Born and bred in Croatia, Nikola Tesla possessed a photographic memory and a surprisingly vivid imagination as a child. Despite being a brilliant student, he could not finish his university degree as he got addicted to gambling. Following his father’s demise, he spent next few years bouncing back and forth across several European cities for work and study. But his career took a significant turn as he immigrated to New York City in June 1884 and joined Edison Machine Works.

Though Thomas Edison – a great inventor in his own right – was fairly impressed with Tesla’s diligence and problem solving abilities, the professional relationship between the two was sour from day one. A famous episode goes like this: 

Edison offered Tesla an amount of $50,000 to improve the design of his DC (direct current) power generation plants. Tesla worked day and night on the said improvements and when he demanded the payment, Edison laughed off saying,  

“ When you become a full-fledged American, you will learn to appreciate American humor”. 

Instead, Edison offered a $10 a week raise in Tesla’s salary. Having felt cheated, Tesla immediately quit his job with Edison and left.

Lesson One: Always document your business deals. We have no way to delve into the accuracy of Tesla’s claim about Edison’s mis-commitment however such situations are not uncommon in business dealings. Never ever rely on verbal agreements in professional matters, always get contracts signed and stamped. 

As his time with Edison came to an end, Tesla had many ideas for new motors and electric transmission equipment – ideas that never appealed to Edison. Soon afterwards, having tried and failed with a brief partnership named Tesla Electric Light & Manufacturing, Tesla found him digging ditches for $2 per day. He felt miserable and depressed about his chances in this new country. However, it proved to be a temporary trial. 

Before long, Tesla and his promising ideas caught the attention of the right people. In 1887, he joined hands with A.K. Brown, a manager for the Western Union Telegraph Company; together they founded the Tesla Electric Company with the specific intention of developing Tesla’s AC induction motor. By 1891, Tesla had obtained a total of 40 patents related to his induction motor. 

Meanwhile George Westinghouse, a powerful businessman,  who was looking to compete with Edison’s DC motors realized that future belonged to Tesla’s superior AC motors. The partnership between Tesla and Westinghouse marked the beginning of what came to be known as “War of Currents” i.e. to establish the commercial viability of Tesla and Westinghouse’s Alternating Current over Edison’s Direct Current.

In 1893, when George Westinghouse was awarded a contract for the electrification of world’s fair to be held in Chicago, he selected Tesla as the lead engineer for the project. Being an unconventional inventor, Tesla wanted to demonstrate the practicality and superiority of his AC technology over Edison’s rival DC electric power.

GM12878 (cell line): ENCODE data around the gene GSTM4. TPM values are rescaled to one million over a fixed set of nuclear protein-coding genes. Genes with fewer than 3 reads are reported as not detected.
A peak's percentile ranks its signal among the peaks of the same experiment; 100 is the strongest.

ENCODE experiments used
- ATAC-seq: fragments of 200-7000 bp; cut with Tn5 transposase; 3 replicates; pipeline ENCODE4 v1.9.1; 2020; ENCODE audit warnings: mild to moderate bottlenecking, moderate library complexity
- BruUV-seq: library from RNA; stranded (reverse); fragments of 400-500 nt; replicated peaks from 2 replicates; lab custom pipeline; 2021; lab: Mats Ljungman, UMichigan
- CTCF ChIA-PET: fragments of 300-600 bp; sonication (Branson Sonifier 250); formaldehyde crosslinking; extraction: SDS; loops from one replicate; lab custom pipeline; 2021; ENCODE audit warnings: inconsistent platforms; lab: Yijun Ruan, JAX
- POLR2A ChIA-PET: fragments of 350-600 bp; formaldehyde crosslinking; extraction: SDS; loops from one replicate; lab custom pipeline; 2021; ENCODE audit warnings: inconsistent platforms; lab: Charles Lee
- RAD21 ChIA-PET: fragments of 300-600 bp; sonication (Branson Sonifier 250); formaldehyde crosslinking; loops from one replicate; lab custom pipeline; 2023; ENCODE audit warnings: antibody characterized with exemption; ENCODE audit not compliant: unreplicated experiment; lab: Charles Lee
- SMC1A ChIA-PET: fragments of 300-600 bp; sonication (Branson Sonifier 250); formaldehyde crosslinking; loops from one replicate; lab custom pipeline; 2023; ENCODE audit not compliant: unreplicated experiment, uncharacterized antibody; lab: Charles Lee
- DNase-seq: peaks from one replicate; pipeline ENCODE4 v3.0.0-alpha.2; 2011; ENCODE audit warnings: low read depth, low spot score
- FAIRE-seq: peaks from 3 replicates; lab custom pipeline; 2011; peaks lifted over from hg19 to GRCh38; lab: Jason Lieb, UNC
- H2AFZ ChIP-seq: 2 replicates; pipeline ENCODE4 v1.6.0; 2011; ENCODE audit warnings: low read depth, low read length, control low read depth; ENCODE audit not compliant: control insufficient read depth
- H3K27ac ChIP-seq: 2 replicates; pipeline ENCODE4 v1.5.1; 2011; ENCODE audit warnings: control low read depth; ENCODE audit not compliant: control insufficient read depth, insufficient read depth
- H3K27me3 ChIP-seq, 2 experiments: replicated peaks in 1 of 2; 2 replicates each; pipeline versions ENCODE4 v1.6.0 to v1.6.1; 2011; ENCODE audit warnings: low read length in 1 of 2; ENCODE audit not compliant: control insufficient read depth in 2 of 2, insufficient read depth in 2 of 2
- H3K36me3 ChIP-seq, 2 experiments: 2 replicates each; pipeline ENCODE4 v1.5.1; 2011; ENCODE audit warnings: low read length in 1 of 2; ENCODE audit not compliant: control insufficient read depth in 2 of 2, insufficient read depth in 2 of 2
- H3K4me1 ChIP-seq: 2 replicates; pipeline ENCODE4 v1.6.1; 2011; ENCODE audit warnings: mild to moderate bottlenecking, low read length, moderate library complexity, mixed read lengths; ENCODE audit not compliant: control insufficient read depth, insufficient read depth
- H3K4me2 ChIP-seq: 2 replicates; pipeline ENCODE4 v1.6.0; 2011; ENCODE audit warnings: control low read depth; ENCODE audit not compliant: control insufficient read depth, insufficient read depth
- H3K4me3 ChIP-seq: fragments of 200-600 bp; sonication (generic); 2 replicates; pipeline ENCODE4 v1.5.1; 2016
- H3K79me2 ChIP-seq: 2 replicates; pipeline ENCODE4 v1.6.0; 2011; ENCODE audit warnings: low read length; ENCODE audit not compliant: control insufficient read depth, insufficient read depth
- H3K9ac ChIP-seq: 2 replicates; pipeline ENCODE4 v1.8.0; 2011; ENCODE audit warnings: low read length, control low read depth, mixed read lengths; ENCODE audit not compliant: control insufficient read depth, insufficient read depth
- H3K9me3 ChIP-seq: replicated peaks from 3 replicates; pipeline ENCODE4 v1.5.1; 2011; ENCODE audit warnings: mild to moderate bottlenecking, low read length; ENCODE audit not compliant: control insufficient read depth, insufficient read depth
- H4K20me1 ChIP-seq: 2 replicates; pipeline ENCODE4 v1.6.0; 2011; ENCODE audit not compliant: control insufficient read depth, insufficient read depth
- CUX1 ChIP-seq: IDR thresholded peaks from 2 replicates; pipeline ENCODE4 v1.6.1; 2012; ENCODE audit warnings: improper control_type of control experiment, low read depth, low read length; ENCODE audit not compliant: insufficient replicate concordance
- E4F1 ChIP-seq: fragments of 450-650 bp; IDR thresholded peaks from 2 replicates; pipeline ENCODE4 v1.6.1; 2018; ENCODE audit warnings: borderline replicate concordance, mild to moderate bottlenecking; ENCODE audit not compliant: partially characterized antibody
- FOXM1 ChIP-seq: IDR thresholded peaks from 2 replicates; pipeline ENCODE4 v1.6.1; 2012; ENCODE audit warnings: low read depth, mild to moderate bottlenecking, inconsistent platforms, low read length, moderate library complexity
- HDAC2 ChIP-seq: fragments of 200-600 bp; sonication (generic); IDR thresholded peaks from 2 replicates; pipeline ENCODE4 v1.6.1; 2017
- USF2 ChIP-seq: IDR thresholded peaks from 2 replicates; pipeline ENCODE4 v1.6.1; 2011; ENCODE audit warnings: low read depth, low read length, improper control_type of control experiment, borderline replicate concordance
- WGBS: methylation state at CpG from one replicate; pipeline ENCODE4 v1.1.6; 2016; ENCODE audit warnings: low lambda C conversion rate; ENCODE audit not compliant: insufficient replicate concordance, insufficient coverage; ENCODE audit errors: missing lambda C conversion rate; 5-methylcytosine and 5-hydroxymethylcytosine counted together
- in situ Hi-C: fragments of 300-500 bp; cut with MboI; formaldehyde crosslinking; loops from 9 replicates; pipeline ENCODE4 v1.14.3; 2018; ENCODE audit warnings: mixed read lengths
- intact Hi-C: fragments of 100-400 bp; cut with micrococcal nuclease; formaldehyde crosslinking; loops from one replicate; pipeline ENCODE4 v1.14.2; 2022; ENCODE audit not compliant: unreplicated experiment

On the day of the event, the fairgoers were amazed to see wireless lamps connected to an AC power electric field. Tesla had not only eradicated the publicized safety concerns about his wired AC electricity, he had also demonstrated the possibility of wireless electricity. Subsequent installation and success of electric generators at the Niagara Falls by Tesla and Westinghouse proved to be the decisive victory over Edison’s DC systems; Tesla had won the Battle of Currents over Edison. 

Lesson Two: Keep your aims high; give a positive direction to your anger and frustration. Rather than fighting trivial battles, strive to contest and win bigger wars. Despite his negative experiences with Edison, Tesla chose to battle in the field rather than blaming Edison for his miseries. 

Tesla’s triumphs with AC induction motors and Niagara Falls project were still fresh when a tragedy befell: on the inauspicious morning of March 13, 1895, Tesla learnt that his laboratory located on West Broadway had burnt to ground over night. Within a span of few hours, he had lost his years of research and hard work. 

It is thought that experiments involving production of liquid oxygen could have caused the disaster. However, the consequences were much more fateful than the causes. Not only had Tesla never prepared for such a situation, he had not bothered to take insurance for the building and the equipment. Consequently, the calamity caused him a major intellectual as well as financial loss. 

Lesson Three: Never underestimate the vulnerability of your business. Always keep a disaster management plan in place. Tesla was so busy in imagining and experimenting with his ideas that he didn’t think the unthinkable and eventually got a major blow.

Subsequent to his lab’s destruction, Tesla found him struggling to cope with the aftermath; on the other hand, his partnership with Westinghouse was about to run its course. He had no choice but to find new investors. The trouble was that most of his ideas, despite being brilliant, were so grandiose that investors were often skeptical about spending huge amounts of money.